The Problem with Intervening in Syria: Enemy Identification
If it turns out that the administration decides to intervene in Syria because President Assad's government has used and is using chemical weapons, they would have to answer one, overriding question.
Just who should we be shooting at?
In Syria’s largest city, Aleppo, rebels aligned with Al Qaeda control the power plant, run the bakeries and head a court that applies Islamic law. Elsewhere, they have seized government oil fields, put employees back to work and now profit from the crude they produce.
Across Syria, rebel-held areas are dotted with Islamic courts staffed by lawyers and clerics, and by fighting brigades led by extremists. Even the Supreme Military Council, the umbrella rebel organization whose formation the West had hoped would sideline radical groups, is stocked with commanders who want to infuse Islamic law into a future Syrian government.
Nowhere in rebel-controlled Syria is there a secular fighting force to speak of.
This is the landscape President Obama confronts as he considers how to respond to growing evidence that Syrian officials have used chemical weapons, crossing a “red line” he had set. More than two years of violence have radicalized the armed opposition fighting the government of President Bashar al-Assad, leaving few groups that both share the political vision of the United States and have the military might to push it forward.
Among the most extreme groups is the notorious Al Nusra Front, the Qaeda-aligned force declared a terrorist organization by the United States, but other groups share aspects of its Islamist ideology in varying degrees.
“Some of the more extremist opposition is very scary from an American perspective, and that presents us with all sorts of problems,” said Ari Ratner, a fellow at the Truman National Security Project and former Middle East adviser in the Obama State Department. “We have no illusions about the prospect of engaging with the Assad regime — it must still go — but we are also very reticent to support the more hard-line rebels.”
You might recall hearing about several high profile defections of high ranking officers in the Syrian army over the last two years who invariably brought a number of soldiers with them. At the time, it was thought that these defectors would form the bulk of the Free Syrian Army, the main force fighting to remove Bashar Assad from power.
But it didn't work out that way. Most of those units have either melted away or been absorbed by the dominant Islamist militias who are receiving arms from sympathizers in the Gulf states.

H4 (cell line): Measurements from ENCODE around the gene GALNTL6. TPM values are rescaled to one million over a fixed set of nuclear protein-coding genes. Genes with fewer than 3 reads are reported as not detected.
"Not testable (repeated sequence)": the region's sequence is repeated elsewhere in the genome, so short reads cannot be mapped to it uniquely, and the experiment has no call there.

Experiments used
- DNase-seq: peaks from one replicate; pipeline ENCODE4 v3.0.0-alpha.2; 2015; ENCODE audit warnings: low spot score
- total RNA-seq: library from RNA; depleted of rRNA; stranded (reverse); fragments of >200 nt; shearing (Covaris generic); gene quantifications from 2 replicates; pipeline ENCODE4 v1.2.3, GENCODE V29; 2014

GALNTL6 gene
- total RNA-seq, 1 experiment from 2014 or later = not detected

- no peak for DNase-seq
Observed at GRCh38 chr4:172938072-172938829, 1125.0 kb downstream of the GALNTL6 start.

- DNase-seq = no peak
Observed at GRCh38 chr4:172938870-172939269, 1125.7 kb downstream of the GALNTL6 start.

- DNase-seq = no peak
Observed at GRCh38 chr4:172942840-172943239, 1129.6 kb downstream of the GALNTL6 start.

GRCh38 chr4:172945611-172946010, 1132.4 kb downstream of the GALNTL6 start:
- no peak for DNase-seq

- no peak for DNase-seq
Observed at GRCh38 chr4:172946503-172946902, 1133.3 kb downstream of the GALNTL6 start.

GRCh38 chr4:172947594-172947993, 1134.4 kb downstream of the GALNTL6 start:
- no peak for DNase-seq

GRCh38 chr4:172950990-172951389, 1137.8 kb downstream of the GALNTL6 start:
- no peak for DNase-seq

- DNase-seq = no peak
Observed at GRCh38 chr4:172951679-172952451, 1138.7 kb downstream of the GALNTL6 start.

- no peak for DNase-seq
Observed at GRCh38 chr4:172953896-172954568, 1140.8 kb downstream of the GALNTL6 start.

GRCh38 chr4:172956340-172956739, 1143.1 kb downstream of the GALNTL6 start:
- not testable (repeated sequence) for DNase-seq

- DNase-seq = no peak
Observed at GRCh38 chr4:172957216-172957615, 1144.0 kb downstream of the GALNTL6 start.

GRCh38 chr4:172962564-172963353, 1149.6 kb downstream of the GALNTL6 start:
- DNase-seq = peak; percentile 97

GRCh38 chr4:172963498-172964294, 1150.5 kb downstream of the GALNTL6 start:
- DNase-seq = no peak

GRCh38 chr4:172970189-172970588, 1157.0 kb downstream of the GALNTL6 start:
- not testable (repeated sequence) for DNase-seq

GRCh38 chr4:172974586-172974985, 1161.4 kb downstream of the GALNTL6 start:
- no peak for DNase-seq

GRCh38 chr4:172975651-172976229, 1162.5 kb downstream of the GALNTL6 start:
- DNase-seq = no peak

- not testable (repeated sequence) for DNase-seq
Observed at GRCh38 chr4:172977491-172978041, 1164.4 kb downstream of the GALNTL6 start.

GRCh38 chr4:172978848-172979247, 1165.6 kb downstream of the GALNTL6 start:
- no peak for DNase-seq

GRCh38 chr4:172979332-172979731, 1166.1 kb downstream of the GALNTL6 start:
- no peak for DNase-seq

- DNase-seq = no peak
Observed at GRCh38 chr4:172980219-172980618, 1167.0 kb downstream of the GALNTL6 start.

To give you an idea of just how screwed up our policies have made things, the Times article details what happened to an umnbrella military council we set up as a counterpart to the civilian opposition council:
As extremists rose in the rebel ranks, the United States sought to limit their influence, first by designating Nusra a terrorist organization, and later by pushing for the formation of the Supreme Military Council, which is linked to the exile opposition group, the Syrian National Coalition.
Although led by an army defector, Gen. Salim Idris, the council has taken in the leaders of many overtly Islamist battalions. One called the Syrian Liberation Front has been integrated nearly wholesale into the council; many of its members coordinate closely with the Syrian Islamic Front, a group that includes the extremist Ahrar al-Sham, according to a recent report by Ms. O’Bagy, of the Institute for the Study of War.
A spokesman for the council, Louay Mekdad, said that its members reflected Syrian society and that it had no ties to Nusra or other radical groups. “The character of the Syrian people is Islamic, but it is stupid to think that Syria will turn into Afghanistan,” he said. “That’s just an excuse for those who don’t want to help Syria.”
In effect, the US helped facilitate the concentration of Islamist power in the military.
Blunders aside, there is still a question of intervention. Despite fairly conclusive proof that sarin gas has been employed by the Syrian army, President Obama -- quite rightly -- is still reluctant to react militarily. Do we really want to provide air support for al-Qaeda backed fighters? Or establish a "no-fly" zone to assist those who, once in power, would become our enemy?
A cynical policy would see to it that the civil war went on and on, so that the Islamists would be denied victory and Assad would be too pre-occupied to cause trouble elsewhere, like Iraq. But with millions of civilians threatened with starvation and thousands dying every month, such a policy would be unworthy of the United States. We must find a way with our allies to end this conflict and then try and pick up the pieces as best we can after Assad has been deposed.